Ferdinand von Mueller Biography, Life, Interesting Facts
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Ferdinand von Mueller was a German-Australian botanist, physician, and geographer. Born on June 30, 1825, Ferdinand von Mueller was the founder of the National Herbarium of Victoria named many plants in Australia. In 1853, Governor Charles La Trobe appointed him as government botanist for the then colony of Victoria. Ferdinand von Mueller later became the director of the Royal Botanist Gardens in Melbourne. Ferdinand von Mueller started his career as a chemist while he traveled to Australia in 1847 and took interest in exploring and geography.
Ferdinand von Mueller was born on June 30, 1835, in the Grand Duchy of Mecklenburg-Schwerin. His parents died when he was very so his grandparents Frederick and Louisa brought him up. Ferdinand von Mueller started his education in Tonning, Schleswig. At age 15, Ferdinand von Mueller served as an apprentice to a chemist. He then sat for a pharmaceutical examination, which he passed and enrolled at Kiel University to study botany under Professor Ernst Ferdinand Nolte. Ferdinand von Mueller completed his degree of Doctor of Philosophy at Kiel University in 1847 with his thesis based on plants of the southern regions of Schleswig.
Ferdinand von Mueller’s sister, Bertha had some health issues and was therefore advised to seek for a warmer climate to improve her condition. An astute botanist of the time, Ludwig Preiss, suggested her being taken to Australia, so Ferdinand von Mueller and his two sisters, Bertha and Clara, left Bremen in 1847. While sailing to Australia, he is said to have brought some plants out of the water and had them analyzed. On December 18, 1847, the siblings arrived in Adelaide.
While there, Ferdinand von Mueller worked at Moritz J. Heuzenroeder, in Rundle Street as a chemist. He was an avid explorer and in his first year, chose to walk alone to Mount Arden and Mount Brown.Ferdinand von Mueller later decided to start a farm and so acquired a 20 acres land in Bugle Ranges and built a cottage there, moving in with his sister Clara. Ferdinand von Mueller, however, had a change in mind returned to work as a chemist.
He moved to Melbourne, the capital of Victoria in 1851 to open a chemist shop in the gold diggings. He had all this while contributed some papers in the field of botanic to German periodicals and sent his maiden paper to the Linnean Society of London in 1852. The paper, titled "The Flora of South Australia," gained him recognition in the botanical circles.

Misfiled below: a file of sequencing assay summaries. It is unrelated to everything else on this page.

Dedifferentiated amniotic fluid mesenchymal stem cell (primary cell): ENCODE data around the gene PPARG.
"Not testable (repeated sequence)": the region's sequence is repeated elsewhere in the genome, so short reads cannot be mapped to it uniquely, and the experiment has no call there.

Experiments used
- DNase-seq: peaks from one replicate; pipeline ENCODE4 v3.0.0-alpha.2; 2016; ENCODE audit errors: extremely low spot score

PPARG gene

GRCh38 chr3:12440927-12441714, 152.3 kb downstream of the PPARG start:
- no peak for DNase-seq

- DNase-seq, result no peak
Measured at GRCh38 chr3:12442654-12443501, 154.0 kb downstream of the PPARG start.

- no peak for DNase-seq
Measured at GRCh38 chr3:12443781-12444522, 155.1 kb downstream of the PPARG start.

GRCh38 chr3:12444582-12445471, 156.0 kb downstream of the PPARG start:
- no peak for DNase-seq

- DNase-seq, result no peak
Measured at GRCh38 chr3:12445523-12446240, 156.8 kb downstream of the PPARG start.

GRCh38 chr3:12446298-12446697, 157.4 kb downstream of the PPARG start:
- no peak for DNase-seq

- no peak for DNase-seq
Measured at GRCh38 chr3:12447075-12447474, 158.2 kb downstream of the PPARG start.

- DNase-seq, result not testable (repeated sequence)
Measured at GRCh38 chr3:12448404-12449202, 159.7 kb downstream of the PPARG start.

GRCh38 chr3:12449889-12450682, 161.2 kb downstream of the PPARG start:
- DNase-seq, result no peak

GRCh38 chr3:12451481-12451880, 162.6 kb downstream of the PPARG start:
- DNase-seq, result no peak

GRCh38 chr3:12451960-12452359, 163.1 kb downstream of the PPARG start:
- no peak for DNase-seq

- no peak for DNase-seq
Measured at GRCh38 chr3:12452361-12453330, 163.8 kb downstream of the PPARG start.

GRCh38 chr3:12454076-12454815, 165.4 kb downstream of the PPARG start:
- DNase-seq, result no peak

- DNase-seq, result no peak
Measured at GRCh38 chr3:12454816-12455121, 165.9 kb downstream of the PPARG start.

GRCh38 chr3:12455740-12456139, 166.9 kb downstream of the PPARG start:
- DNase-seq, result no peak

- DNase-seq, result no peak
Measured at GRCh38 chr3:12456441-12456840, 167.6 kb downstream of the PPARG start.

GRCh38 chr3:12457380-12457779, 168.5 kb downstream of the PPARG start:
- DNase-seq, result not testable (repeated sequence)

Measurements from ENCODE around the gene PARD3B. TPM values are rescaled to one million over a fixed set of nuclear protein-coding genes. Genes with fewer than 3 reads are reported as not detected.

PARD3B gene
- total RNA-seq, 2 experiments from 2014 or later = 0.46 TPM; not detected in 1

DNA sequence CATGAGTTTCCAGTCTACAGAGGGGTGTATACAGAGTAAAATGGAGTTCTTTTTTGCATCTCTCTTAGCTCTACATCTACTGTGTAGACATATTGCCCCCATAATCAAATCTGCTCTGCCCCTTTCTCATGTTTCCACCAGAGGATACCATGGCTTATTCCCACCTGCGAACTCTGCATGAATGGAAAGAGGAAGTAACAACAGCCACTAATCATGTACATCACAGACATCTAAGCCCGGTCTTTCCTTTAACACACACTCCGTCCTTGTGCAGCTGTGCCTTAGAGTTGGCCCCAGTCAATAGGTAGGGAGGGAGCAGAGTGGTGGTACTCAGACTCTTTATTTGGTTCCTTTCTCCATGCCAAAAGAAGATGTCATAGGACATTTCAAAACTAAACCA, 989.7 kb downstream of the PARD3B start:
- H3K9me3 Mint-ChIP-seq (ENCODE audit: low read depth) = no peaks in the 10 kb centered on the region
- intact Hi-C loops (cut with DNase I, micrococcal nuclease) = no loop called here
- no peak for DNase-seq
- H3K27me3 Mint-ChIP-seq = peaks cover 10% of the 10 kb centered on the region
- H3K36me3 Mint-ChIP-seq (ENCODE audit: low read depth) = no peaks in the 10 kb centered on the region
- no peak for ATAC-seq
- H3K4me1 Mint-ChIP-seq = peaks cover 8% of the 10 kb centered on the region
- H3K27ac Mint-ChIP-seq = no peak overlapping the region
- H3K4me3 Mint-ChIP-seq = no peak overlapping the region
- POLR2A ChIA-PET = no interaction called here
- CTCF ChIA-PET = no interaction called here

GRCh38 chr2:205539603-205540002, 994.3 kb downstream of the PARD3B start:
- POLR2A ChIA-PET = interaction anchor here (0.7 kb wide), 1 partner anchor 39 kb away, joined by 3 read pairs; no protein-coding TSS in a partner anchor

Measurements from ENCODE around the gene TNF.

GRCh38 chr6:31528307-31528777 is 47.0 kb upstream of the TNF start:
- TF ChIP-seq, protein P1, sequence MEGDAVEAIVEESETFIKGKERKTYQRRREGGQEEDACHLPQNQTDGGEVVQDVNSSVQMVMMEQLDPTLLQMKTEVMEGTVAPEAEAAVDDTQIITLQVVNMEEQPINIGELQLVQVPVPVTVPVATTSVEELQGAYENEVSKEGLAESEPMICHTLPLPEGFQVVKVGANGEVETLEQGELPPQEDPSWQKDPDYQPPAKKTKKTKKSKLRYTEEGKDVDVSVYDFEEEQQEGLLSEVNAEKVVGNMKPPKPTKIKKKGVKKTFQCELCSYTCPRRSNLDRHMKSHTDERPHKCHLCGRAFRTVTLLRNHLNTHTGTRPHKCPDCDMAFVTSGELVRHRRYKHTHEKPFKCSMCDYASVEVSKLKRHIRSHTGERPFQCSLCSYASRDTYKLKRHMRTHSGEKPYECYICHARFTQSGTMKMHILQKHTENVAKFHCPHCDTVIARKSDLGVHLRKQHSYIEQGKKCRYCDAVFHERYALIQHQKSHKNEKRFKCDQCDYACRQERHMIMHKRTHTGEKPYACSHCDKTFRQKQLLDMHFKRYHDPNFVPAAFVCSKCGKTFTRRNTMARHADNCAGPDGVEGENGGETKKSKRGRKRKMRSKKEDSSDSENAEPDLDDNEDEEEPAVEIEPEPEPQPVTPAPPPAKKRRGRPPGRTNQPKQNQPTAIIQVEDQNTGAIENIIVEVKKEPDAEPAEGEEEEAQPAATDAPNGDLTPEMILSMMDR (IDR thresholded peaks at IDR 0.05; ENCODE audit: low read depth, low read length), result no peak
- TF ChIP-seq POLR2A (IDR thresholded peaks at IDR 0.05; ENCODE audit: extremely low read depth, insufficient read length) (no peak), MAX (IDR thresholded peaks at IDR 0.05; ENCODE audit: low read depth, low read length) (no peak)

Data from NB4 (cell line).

Victorian Government Botanist
In 1853, Governor of Victoria, Charles La Trobe, appointed Ferdinand von Mueller as the government botanist. His new post afforded him the opportunity to explore the flora of Victoria, and it was during this time that he chanced on the Alpine vegetation, which was unknown at the time. Ferdinand von Mueller also explored the Buffalo Ranges, Goulburn River, Gippsland Port Albert and Wilsons Promontory. Ferdinand von Mueller then established the National Herbarium of Victoria, which is still operational until date. The Herbarium keeps Australian plant species and other from abroad, most of which were collected by Ferdinand von Mueller.
Ferdinand von Mueller joined the exploration of Augustus Gregory ordered by Duke of Newcastle to explore River Victoria and other sites. Ferdinand von Mueller became one of the first for to reach Termination Lake in 1856. During this exploration, he discovered almost 800 plant species new to Australian science. That same year, he published the work Definitions of Rare or Hitherto Undescribed Australian Plants. He was a member of the Victorian Institute for the Advancement of Science, later Philosophical Institute of Victoria from 1854 to 1872. He was appointed the director of the Royal Botanic Gardens, Melbourne from 1857 to 1873, where he introduced many plants and also came up with the qualities of the bubble gum, which he introduced into North and South Africa, Europe and California.
Ferdinand von Mueller published a lot of his works with his two volumes of Plants of Victoria being published from 1860 to 1865. From 1862 to 1881, Ferdinand von Mueller published 11 volumes of his Fragmenta phytographicaAustraliae and also illustrated on the Eucalyptus, Myoparacaea, Acacia, and Salsolaceae in his other books. His other works includes, Index perfect us ad Caroli Linnaei : species plantarum / collatore Ferdinando de Mueller, (1880), A descriptive atlas of the eucalypts of Australia and the adjoining islands (1879–1884), Iconography of Australian species of Acacia and cognate genera (1887), Select extra-tropical plants readily eligible for industrial culture or naturalisation (1891).
Ferdinand von Mueller also published Introduction to botanic teachings at the schools of Victoria (1877), The organic constituents of plants and vegetable substances and their chemical analysis (1878), Manuel de l'acclimateur (1887), Fragmenta phytographiæ Australiæ /contulit Ferdinandus Mueller (1858–1882). The rest are The plants indigenous to the colony of Victoria, Volume 1 (1860–1862), Key to the system of Victorian plants (1887/88) and The Vegetation of the Chatham Islands (1864).
Ferdinand von Mueller was never married. He died on October 10, 1896, and interred in the St Kilda Cemetery.
The Australian and New Zealand Association for the Advancement of Science initiated the Mueller Award in 1904 to honor "a scientist who is the author of important contributions to anthropological, botanical, geological or zoological science, preferably with special reference to Australia." He has been named after Mueller Ranges, Mount von Mueller, Lake Mueller and Mueller River among others.
Alexandre Émile John Yersin